...the most important information that needed to be conveyed was about humans, not about lions and bison. Our language evolved as a way of gossiping. In other words, It's much more important ... to know who in their band hates whom, who is sleeping with whom , who is honest and who is a cheat. Harari lays out this conjecture in such logical terms that it is hard to refute him. It may even provide a framework in which to view today's social media maelstrom as a kind of sorting process. But he doesn't really go there, so I digress.
Still, Harari claims, gossip is really only operative as a cohering principle in groups under 150. Beyond that critical threshhold, you need fiction. You need myth. Any large-scale human cooperation, Harari argues, is rooted in common myths that exist only in people's collective imagination. Religion, states, judicial systems, and "ocracies" of all kinds, are all products of the human imagination. Human willingness to believe.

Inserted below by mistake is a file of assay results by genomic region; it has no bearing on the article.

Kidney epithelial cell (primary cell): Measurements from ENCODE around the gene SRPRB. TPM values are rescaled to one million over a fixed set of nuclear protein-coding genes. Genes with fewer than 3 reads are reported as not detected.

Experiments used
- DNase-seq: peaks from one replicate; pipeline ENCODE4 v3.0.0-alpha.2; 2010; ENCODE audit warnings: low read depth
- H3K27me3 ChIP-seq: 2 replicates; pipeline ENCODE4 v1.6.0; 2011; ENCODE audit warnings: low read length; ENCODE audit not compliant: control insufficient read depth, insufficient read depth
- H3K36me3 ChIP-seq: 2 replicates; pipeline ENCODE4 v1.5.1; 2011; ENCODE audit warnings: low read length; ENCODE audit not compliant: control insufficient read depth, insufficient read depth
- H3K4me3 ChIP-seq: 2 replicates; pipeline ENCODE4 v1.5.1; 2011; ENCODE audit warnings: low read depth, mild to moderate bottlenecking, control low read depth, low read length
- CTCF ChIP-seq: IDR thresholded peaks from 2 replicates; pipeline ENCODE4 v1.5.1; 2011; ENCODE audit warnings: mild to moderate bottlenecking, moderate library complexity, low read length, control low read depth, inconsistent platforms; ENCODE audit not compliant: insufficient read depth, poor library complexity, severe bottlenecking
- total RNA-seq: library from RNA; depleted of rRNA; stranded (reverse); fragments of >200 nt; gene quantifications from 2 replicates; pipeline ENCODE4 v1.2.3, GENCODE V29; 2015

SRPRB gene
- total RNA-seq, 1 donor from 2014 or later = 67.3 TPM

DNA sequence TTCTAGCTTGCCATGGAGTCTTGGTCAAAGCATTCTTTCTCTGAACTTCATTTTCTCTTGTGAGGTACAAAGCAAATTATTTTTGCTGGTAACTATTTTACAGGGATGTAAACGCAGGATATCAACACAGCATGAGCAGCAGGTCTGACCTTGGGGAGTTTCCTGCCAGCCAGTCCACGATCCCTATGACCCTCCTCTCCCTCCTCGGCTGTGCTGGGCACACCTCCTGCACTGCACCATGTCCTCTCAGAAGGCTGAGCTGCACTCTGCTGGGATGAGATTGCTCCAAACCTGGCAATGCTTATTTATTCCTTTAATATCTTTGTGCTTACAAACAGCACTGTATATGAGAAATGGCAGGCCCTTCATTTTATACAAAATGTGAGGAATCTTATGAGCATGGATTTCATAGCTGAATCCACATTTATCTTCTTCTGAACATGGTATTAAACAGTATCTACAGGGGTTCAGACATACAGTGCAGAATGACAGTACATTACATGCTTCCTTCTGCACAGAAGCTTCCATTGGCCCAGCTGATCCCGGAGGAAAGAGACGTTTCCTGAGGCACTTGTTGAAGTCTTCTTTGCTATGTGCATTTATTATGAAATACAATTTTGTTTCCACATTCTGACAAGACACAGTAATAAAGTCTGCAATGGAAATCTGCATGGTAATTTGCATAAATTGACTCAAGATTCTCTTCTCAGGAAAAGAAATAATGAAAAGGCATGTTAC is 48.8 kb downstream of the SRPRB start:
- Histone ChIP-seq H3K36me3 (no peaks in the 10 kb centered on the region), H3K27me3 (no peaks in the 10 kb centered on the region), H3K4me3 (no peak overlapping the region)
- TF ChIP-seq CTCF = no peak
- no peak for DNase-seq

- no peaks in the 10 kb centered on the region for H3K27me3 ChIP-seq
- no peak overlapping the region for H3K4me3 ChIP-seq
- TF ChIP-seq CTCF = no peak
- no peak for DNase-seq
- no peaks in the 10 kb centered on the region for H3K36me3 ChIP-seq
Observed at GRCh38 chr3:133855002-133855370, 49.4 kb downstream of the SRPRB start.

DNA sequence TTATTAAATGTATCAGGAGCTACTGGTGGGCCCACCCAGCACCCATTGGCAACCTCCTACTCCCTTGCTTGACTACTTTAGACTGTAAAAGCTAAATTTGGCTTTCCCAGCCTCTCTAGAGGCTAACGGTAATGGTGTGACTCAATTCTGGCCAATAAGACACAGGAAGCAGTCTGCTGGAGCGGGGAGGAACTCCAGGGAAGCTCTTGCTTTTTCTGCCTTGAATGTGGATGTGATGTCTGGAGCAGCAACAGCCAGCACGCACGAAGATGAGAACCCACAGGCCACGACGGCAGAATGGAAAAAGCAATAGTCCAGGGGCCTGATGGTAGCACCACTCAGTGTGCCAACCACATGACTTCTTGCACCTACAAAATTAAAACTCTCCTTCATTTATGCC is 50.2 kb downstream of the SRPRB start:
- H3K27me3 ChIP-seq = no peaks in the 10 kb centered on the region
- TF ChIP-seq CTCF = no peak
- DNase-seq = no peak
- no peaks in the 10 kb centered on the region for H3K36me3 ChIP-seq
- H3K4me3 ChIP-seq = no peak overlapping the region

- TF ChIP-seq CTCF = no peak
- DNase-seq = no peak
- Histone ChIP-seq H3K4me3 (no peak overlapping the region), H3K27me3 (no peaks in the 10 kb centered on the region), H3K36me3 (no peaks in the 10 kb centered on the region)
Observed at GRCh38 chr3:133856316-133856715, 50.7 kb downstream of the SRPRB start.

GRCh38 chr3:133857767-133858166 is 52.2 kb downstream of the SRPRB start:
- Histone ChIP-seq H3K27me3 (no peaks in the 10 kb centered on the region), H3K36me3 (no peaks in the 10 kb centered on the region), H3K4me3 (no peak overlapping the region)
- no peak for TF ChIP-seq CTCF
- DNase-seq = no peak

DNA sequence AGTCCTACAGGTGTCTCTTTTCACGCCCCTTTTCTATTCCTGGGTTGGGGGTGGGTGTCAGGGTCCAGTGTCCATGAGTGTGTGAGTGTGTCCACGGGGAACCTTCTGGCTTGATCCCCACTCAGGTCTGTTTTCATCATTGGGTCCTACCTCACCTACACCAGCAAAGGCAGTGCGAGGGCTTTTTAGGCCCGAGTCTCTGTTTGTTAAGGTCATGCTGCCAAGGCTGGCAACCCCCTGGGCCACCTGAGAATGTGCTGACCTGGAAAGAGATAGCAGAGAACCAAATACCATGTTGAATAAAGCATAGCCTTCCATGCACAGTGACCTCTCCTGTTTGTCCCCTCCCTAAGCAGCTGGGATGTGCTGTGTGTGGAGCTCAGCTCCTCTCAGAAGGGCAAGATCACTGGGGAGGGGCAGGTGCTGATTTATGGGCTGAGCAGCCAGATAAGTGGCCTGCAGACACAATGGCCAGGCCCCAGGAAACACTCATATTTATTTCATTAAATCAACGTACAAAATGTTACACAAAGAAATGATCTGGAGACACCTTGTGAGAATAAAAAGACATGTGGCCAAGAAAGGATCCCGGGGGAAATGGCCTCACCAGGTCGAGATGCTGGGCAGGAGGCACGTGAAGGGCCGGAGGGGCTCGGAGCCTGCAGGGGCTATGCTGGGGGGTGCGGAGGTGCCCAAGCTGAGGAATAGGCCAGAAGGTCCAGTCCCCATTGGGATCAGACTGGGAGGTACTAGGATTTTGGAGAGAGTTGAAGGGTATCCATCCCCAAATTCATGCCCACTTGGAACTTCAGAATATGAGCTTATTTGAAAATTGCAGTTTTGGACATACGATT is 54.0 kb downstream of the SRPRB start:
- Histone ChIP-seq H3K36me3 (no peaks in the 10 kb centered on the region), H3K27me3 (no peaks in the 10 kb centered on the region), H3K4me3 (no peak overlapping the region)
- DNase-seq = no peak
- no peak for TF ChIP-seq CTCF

There are no gods in the universe, no nations, no money, no human rights, no laws, and no justice outside the common imagination of human beings.
That is an heretical statement in today's liberal democracies, and it can be hard to wrap one's head around it, and yet, when you do, you see the reality of it. We are what we believe. And when we cease to believe? What then?
There's a lot of food for thought in this book, including some bits I found hard to swallow (I'm rather fond of the agricultural revolution, seeing as how it led to Shakespeare and Doctor Who), but I'll pin my endorsement on the two revolutionary ideas he introduces above.
Gossip and Myth. We couldn't have gotten this far without them.